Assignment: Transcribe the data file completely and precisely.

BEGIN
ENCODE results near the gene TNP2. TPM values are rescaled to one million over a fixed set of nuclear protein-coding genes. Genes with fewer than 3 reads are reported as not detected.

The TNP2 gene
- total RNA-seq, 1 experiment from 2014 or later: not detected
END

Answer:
ENCODE results near the gene TNP2. TPM values are rescaled to one million over a fixed set of nuclear protein-coding genes. Genes with fewer than 3 reads are reported as not detected.

The TNP2 gene
- total RNA-seq, 1 experiment from 2014 or later: not detected